Next Tuesday, Madisonville’s community council
will share its Quality of Life Plan
with funders, government officials, businesses, nonprofits and surrounding communities. For the past year, Madisonville has been involved in an intensive, community-driven planning process.
It’s the first time in Cincinnati that a citizen-driven, community plan of this type has been developed, although it has been used in 109 communities across the country.
Not only does Madisonville have a strong history—its future looks bright. The neighborhood on the east side of Cincinnati is more than 200 years old. It was established in 1809 and originally called “Madison” after the newly elected fourth President of the United States, James Madison.
Madisonville’s first permanent settler was Joseph Ward and his family. In 1797, they built a log cabin along an Indian trail that is near what are now Whetsel and Monning avenues. About 30 years later, a post office was established and the neighborhood’s name was changed to Madisonville to avoid duplication with Madison, Ohio
. It was annexed by the City of Cincinnati
in 1911. Today, about 9,000 people live in the neighborhood.
But in the 1970s, about 17,000 people lived in Madisonville. Flight from urban areas in the '70s has yet to be reversed, but there are more residents considering city life.
“Madisonville would be a great place to live because of its closeness to downtown,” says Sara Sheets, a Madisonville resident of nine years and the project manager for the Quality-of-Life Planning Process on behalf of the Madisonville Community Urban Redevelopment Corporation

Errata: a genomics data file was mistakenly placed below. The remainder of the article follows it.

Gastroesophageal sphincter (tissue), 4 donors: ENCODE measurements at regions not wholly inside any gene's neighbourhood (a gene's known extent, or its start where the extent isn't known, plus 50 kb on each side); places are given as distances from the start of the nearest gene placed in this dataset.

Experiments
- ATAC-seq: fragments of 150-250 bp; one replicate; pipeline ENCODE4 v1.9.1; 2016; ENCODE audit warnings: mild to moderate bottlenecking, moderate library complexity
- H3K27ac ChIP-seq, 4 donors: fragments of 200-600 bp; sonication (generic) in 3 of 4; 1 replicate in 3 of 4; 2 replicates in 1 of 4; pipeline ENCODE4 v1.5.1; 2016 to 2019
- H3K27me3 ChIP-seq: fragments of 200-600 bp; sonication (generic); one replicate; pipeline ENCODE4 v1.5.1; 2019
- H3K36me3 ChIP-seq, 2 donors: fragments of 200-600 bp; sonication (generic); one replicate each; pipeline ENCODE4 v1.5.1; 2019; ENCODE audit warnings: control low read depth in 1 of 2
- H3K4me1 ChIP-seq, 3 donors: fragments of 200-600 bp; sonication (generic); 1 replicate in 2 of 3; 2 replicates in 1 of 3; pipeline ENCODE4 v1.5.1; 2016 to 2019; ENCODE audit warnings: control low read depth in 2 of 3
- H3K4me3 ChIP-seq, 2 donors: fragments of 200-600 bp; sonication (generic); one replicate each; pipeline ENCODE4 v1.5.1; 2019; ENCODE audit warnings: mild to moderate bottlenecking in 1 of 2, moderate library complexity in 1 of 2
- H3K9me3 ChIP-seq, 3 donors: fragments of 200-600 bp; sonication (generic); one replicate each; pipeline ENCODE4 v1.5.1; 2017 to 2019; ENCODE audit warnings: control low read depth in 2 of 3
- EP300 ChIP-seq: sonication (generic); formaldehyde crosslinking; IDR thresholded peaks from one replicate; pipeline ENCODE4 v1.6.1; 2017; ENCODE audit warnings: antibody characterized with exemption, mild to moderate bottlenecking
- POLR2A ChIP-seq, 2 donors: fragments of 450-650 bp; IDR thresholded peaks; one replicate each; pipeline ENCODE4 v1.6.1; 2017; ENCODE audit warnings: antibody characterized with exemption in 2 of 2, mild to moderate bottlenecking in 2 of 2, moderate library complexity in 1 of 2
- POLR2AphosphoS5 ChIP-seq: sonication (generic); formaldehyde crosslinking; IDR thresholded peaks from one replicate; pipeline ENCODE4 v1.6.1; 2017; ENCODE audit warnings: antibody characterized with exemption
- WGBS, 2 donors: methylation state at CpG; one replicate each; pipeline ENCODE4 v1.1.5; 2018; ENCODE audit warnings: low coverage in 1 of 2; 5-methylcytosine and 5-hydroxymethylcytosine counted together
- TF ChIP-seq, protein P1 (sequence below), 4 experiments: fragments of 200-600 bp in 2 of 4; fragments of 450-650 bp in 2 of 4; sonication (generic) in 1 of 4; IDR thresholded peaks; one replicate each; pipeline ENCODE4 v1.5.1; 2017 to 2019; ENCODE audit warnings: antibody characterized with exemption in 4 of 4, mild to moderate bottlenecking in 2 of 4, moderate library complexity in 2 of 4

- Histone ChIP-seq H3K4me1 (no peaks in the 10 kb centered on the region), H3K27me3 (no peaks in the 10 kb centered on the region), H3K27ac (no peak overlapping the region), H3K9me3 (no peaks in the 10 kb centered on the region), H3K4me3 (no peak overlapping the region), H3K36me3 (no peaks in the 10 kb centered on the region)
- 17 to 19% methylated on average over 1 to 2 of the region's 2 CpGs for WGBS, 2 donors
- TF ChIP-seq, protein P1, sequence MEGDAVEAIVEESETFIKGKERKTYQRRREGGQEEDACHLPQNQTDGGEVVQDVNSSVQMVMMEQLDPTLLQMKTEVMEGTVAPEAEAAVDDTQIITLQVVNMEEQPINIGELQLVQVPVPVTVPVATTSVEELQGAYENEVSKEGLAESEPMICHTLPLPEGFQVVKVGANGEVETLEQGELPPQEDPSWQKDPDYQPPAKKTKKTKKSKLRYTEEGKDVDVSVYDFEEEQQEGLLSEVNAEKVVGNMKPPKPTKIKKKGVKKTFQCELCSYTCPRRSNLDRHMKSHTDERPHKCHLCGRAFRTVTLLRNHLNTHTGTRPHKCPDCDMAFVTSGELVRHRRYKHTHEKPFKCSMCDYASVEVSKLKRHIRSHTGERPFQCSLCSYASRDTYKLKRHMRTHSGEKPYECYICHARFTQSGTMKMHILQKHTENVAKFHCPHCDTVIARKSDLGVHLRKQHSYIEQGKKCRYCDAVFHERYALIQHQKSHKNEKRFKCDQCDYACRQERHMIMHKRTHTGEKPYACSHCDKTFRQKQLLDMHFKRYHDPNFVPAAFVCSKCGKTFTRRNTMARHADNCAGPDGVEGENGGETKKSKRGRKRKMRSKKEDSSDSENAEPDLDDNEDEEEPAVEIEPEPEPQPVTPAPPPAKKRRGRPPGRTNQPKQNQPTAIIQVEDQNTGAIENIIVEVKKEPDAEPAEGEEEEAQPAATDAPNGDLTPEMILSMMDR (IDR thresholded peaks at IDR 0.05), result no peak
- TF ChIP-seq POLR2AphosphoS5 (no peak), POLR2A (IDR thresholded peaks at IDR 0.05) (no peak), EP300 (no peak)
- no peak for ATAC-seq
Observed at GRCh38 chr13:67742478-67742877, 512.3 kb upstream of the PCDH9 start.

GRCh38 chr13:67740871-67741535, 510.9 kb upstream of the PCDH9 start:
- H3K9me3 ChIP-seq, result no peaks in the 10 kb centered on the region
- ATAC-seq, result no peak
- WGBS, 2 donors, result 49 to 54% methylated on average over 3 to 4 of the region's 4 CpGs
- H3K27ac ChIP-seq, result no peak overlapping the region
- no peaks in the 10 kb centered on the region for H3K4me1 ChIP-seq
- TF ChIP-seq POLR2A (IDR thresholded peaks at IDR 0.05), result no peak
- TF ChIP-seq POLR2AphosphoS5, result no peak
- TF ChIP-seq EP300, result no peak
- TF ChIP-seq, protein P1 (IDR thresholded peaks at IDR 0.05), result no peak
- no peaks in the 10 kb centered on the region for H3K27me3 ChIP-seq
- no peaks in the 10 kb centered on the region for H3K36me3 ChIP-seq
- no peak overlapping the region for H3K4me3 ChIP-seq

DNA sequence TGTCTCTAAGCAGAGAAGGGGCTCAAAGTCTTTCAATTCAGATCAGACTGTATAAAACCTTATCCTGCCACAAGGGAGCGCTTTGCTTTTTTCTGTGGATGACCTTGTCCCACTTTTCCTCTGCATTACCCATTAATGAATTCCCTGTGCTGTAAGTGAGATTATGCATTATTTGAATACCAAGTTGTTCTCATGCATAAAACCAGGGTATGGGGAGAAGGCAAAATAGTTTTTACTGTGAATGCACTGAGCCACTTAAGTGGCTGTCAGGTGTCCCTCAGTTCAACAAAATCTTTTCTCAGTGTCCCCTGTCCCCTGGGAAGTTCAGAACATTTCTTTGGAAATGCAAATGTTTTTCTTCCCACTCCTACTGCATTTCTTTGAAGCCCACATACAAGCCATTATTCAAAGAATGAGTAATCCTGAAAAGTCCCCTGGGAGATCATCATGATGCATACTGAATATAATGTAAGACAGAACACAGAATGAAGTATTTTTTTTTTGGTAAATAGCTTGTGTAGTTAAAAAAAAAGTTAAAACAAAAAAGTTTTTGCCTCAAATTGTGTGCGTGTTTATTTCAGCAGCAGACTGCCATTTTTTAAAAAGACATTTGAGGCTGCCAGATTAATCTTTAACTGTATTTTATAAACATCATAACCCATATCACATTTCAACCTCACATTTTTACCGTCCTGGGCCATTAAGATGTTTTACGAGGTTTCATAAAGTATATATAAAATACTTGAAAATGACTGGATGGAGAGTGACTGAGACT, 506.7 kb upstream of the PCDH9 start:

. Residents can jump on Columbia Parkway or I-71 to get to work and events downtown.
Many of Madisonville’s residents moved to the area because they wanted to be part of a racially and economically diverse community. “I wanted to live in a diverse community with a potential for the future,” says Sheets.
The residents of Madisonville really care about the neighborhood and want to see it grow. Last year, Madisonville began the intense process of organizing the community in order to develop a vision for the neighborhood. Six working groups were formed to focus on economic development, health and wellness, arts and culture, education and youth, built environment and community engagement. The groups met six times over the summer to form a specific plan. The Quality of Life Plan will likely take about 10 years to implement, but it’s a roadmap for what the community wants to see happen in the neighborhood, Sheets says.
The Quality of Life Plan focuses on broader change, particularly on the opportunities and quality of life for children and seniors in Madisonville, according to Bob Igoe, who has lived in Madisonville for 12 years and been the community council president for three.
A large portion of the Plan is focused on education, from kindergarten on up. For example, the Children’s Home of Cincinnati
has made a long-term commitment for the kindergarten-ready program in Madisonville. The program focuses on children ages 0-3 and helps prepare them for kindergarten, both educationally and socially.
Not only are there long-term goals for Madisonville, but there are short-term goals, too. One of these is jump-starting the growth of the business district, Igoe says.
Currently, there are about two blocks of vacant property at Madison and Whetsel, in the heart of the neighborhood’s business district. Madisonville residents will ultimately get to decide what will fill those vacant spaces.
“We want to develop a mixed-use neighborhood where walking and biking to restaurants, shops and services is easy,” Sheets says. Many residents go outside of the neighborhood to grab a cup of coffee.
Residents also want to add new apartments, condos and houses to the town. Most of the new housing will likely be around the business district to enhance the community's walkability.
The meeting is to begin Nov. 27 at 5:30 pm at John P. Parker School, 5051 Anderson Place, Cincinnati.
By Caitlin Koenig
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